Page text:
Review: Bettie Page Reveals All
The pin-up legend gets fawning fan treatment in this shoddily made, amateur-hour documentary.
City Paper grade: C-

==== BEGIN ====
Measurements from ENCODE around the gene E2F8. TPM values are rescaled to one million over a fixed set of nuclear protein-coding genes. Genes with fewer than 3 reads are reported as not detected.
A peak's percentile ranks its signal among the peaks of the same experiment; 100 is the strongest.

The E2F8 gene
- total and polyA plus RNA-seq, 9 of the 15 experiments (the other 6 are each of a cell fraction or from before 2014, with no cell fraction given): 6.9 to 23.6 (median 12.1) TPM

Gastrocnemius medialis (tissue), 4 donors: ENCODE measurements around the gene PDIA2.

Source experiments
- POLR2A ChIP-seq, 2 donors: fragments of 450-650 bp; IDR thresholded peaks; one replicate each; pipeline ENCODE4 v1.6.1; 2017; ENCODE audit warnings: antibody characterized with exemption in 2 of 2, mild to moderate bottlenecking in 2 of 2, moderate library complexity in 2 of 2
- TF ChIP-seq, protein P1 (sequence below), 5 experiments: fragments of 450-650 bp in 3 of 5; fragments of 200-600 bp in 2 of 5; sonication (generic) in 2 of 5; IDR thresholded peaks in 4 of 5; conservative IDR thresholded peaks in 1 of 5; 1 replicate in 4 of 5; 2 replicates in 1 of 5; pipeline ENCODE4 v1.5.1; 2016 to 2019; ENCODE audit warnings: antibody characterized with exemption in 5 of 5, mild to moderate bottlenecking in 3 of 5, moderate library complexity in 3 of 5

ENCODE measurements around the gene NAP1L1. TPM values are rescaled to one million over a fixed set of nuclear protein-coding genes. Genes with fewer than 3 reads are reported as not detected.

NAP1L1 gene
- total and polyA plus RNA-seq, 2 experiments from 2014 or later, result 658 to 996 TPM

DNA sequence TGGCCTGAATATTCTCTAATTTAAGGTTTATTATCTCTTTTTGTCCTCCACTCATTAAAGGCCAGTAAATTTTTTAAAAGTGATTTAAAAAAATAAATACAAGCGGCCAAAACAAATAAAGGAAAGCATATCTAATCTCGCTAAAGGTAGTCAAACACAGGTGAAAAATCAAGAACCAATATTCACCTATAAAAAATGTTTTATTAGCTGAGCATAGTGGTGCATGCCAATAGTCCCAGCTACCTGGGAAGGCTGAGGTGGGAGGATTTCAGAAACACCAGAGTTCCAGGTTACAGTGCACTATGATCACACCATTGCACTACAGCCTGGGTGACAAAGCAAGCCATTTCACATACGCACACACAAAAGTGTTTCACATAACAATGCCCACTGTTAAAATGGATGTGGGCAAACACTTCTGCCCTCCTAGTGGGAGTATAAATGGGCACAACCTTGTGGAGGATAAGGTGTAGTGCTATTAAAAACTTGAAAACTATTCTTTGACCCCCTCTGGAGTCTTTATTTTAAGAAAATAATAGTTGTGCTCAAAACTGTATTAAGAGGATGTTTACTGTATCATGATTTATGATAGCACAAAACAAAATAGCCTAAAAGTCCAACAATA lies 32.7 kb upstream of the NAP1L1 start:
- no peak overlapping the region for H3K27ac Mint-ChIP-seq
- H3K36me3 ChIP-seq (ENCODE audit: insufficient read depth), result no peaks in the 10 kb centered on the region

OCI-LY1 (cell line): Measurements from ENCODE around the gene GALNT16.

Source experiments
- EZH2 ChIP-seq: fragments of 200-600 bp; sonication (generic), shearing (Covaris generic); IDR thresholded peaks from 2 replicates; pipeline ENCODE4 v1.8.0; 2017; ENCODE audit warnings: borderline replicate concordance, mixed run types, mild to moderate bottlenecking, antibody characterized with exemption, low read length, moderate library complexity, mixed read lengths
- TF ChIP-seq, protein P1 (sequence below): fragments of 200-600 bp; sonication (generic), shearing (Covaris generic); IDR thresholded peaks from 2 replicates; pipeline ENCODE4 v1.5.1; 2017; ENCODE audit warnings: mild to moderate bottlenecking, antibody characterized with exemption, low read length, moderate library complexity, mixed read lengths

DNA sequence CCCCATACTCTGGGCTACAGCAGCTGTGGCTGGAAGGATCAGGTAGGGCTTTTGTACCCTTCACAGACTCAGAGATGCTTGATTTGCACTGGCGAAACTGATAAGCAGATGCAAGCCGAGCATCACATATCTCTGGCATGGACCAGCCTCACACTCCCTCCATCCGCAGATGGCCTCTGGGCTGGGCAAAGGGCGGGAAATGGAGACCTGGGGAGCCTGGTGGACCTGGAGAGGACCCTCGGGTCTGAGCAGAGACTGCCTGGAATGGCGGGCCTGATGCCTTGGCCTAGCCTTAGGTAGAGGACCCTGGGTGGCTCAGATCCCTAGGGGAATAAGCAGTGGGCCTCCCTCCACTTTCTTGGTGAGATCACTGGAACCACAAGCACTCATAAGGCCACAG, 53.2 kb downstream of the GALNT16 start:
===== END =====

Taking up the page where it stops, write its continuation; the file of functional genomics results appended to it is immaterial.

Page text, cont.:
The pin-up legend gets fawning fan treatment in this shoddily made, amateur-hour documentary by director Mark Mori. In the 1950s, Bettie Page brought a disarming sweetness to countless kinky poses, and the film makes a few fumbling attempts to explore the contradictions of this devoutly religious woman who made bondage seem so friendly more than half a century prior to 50 Shades of Grey. Working from a poorly recorded audio interview conducted before Page’s death in 2008, the best parts of Bettie Page Reveals All allow this sly Southern belle to tell her own story in a matter-of-fact, gee-whiz tone. Mori glosses over her harrowing tales of sexual assault with a barrage of chintzy music, stock footage and flashy video effects that were presumably state of the art during the Reagan administration. Page’s decade-long stay in a mental institution is similarly shunted aside in favor of gaseous talking-head interviews with the likes of Hugh Hefner and assorted hangers-on, sometimes congratulating themselves for being kind to the icon in her later years, but mostly just talking about her bangs. Still, the photographs endure, conveying a happy, hearty sexuality that this stumblebum film is at a loss to elucidate. Then again, there are worse ways to spend 101 minutes than looking at Bettie Page.